Caution Spoilers Ahead

I love Game of Thrones (GOT). I love the fantasy, the intrigue, the decadence, and complicated world that it portrays. I enjoy its exploration of political systems, taboos, and destiny. I am sustained by its magic, and admire its characters’ perseverance. In short, I literally can’t take my eyes away from the screen when each new episode is aired, and I can’t wait for its return this April.

 

GoT
Grey Worm and Missandei of Game of Thrones (GOT)

It has its problems of course, with its typical white messiah complex (Queen Daenerys), and its predominately brown slave population across the Narrow Sea. Its treatment of women can be depressing and misogynistic, while its portrayal of tribalism as a somewhat inferior fantasy culture (think the Dothraki) is disturbing.

Despite this, there are characters and storylines that I really enjoy. The White Walkers are amazing every time they make their presence known. The Many Faced God is terrifying. Arya Stark and Brienne of Tarth are both strong and intriguing female characters that have not been sexualized. Jon Snow is, well, Jon Snow (fangirl sigh). Dragons, and faery folk, and giants are also major ingredients that keep me coming back for more. And then there is Grey Worm…

Grey Worm, swathed in leather, armed with spear and equipped with an intensity that takes my breath away, is one of my favorite GOT characters. Portrayed by the immensely talented Jacob Anderson, aka Raleigh Ritchie, Grey Worm is the Unsullied Commander of Queen Daenerys’ army. Being Unsullied means that he is a ferocious warrior who happens to also be a eunuch.

Grey Worm is quiet, thoughtful, intelligent, and gorgeous to watch on screen. He is very guarded, with a sadness that follows him throughout his storyline. He is also the first young, handsome, black male character that I’ve ever seen on a fantasy show. Sure, there was Elliot Knight in Sinbad (now cancelled), and Sinqua Walls on Once Upon a Time, but a non-comedic black guy on a traditional fantasy show with f@cking dragons? That’s never happened before as far as I can tell.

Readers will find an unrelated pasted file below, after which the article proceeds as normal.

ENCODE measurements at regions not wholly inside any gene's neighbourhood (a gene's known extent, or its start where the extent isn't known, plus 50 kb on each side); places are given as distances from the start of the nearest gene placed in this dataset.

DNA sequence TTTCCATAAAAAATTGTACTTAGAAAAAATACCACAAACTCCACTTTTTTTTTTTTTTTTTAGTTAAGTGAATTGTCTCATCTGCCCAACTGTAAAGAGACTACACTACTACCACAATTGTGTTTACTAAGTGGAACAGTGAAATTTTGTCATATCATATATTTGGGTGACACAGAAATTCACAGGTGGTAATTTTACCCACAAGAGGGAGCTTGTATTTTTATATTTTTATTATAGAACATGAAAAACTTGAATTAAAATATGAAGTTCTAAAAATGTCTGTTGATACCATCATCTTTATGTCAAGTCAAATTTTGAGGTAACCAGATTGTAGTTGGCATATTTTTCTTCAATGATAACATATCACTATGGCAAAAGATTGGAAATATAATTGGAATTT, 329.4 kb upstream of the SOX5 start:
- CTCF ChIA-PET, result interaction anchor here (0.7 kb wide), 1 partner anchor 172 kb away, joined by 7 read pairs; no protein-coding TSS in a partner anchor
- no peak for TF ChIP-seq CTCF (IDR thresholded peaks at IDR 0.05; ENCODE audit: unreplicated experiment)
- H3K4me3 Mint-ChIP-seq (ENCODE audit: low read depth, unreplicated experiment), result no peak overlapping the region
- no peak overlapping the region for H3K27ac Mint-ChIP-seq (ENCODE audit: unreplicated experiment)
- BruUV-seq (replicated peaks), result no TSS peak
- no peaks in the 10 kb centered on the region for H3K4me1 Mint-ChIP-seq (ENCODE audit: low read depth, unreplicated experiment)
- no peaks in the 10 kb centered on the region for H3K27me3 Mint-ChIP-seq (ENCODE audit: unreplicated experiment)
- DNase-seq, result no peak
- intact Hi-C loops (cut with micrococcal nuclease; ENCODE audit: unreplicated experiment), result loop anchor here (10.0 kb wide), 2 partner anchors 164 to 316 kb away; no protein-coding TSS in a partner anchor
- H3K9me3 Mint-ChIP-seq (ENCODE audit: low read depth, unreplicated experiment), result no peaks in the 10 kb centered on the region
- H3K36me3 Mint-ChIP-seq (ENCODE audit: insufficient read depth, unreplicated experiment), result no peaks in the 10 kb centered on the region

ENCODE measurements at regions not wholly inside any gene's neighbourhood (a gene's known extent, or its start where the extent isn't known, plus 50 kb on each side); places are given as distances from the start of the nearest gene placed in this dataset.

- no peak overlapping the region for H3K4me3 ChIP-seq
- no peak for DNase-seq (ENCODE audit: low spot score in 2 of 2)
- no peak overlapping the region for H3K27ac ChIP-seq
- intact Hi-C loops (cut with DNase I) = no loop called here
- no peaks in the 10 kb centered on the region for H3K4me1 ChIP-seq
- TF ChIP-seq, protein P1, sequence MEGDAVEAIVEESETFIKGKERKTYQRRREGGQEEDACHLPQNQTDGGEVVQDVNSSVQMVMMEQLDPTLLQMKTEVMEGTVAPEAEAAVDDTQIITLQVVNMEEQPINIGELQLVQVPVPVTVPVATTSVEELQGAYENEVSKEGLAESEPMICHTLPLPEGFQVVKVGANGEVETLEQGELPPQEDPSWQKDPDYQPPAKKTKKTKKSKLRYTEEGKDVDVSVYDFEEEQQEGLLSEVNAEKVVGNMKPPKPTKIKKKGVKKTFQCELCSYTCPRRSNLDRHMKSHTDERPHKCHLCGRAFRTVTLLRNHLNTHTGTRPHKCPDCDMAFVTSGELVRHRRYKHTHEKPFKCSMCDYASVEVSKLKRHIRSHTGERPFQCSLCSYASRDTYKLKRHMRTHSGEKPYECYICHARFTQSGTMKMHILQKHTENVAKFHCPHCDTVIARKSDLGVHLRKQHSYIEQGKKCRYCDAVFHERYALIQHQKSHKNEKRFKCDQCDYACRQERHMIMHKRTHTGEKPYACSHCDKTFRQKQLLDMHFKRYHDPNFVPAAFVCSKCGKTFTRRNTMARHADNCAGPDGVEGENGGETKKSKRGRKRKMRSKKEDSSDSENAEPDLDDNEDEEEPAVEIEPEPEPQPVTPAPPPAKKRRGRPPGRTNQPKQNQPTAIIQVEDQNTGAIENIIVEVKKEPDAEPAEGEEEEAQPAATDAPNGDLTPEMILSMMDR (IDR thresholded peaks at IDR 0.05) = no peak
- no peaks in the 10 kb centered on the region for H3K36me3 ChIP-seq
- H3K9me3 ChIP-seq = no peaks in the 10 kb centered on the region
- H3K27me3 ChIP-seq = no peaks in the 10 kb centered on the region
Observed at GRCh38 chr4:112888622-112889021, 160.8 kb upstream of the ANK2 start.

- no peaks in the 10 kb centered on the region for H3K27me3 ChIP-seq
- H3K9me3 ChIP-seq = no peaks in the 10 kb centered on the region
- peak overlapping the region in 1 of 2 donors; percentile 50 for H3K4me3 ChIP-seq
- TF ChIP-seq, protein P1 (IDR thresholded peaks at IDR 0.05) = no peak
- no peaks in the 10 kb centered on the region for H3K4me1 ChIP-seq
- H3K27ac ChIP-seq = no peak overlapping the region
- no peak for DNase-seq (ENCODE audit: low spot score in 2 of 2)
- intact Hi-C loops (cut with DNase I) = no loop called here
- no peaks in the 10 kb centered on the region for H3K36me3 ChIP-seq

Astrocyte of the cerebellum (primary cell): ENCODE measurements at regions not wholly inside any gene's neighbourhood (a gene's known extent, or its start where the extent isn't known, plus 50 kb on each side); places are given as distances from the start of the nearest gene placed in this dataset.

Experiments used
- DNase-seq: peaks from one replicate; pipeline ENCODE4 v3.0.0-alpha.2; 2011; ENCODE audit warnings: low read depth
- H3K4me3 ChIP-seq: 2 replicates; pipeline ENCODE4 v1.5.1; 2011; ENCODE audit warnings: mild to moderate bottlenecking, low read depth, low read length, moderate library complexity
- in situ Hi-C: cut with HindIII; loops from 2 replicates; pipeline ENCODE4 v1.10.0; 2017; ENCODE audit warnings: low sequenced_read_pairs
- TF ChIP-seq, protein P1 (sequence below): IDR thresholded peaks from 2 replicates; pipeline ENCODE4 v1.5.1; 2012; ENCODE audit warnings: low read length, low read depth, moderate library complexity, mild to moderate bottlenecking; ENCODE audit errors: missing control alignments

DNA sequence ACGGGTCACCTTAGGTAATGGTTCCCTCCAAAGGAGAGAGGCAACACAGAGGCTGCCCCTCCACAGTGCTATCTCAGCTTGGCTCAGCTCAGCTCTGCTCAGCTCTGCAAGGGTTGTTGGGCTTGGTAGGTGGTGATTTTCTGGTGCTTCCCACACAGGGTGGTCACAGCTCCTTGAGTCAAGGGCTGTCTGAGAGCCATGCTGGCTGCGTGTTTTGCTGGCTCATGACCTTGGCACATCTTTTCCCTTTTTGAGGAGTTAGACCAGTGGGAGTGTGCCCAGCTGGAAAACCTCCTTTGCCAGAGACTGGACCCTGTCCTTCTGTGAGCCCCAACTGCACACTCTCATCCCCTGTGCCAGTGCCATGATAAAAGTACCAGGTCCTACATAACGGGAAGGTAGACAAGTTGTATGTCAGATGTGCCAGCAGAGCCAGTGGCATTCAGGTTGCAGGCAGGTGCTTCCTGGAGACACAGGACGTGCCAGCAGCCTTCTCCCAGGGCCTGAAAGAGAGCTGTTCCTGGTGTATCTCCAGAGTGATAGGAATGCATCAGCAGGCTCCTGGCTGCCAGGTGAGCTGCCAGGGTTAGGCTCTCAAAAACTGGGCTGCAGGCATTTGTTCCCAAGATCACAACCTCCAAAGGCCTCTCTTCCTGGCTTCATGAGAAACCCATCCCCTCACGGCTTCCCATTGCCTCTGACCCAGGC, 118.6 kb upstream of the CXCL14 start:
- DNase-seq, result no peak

The great thing about Grey Worm is that he is a brave warrior, and that he loves Missandei, one of Queen Daenerys’ handmaidens. Their love is simple, awkward and sweet, and when they eye each other with such innocence and feeling, my heart always skips a beat. Seeing their love story unfold is exciting simply because relationships between people of color are rarely explored on television; especially when it’s as pure and simple as Grey Worm and Missandei’s.

The lack of stories for young people of color in film and television is glaring, and when it does exists, it often follows a predetermined template that is typically negative.  In the case of African Americans, love stories are often rife with drama, pain, poverty and turmoil. Our love is never easy, and almost never epic and awe inspiring. We are often portrayed as caricatures with very specific stereotypes, resulting in love stories that seem contrived, tarnished by negativity, or simply do not last. Interracial relationships involving black people often end in tragedy (Misfits), or simply don’t work out (The Flash, FlashForward, and Twisted).

Of course there are exceptions, when it comes to stories of people of color in love, like Sanaa Lathan in Love and Basketball, and Something New. But for the most part, simmering and fulfilling love stories are absent, or are outliers.

When I realized that a romance was developing between Missandei and Grey Worm, something stirred in me.  I was amazed to see two people of color in a fantasy show in a romantic position.  I was ecstatic.  This is sad, as television shows almost always have some sort of romantic component, though they don’t often include two people of color. This was new to me. Not only was it happening on my favorite television show, but it was happening in a fantasy world with characters that I cared about. I must admit that it helped that Jacob Anderson is f@cking hot and that his kiss with the beautiful and talented Nathalie Emmanuel (Missandei) had the fangirl in me swooning, leaving me cheering in my seat.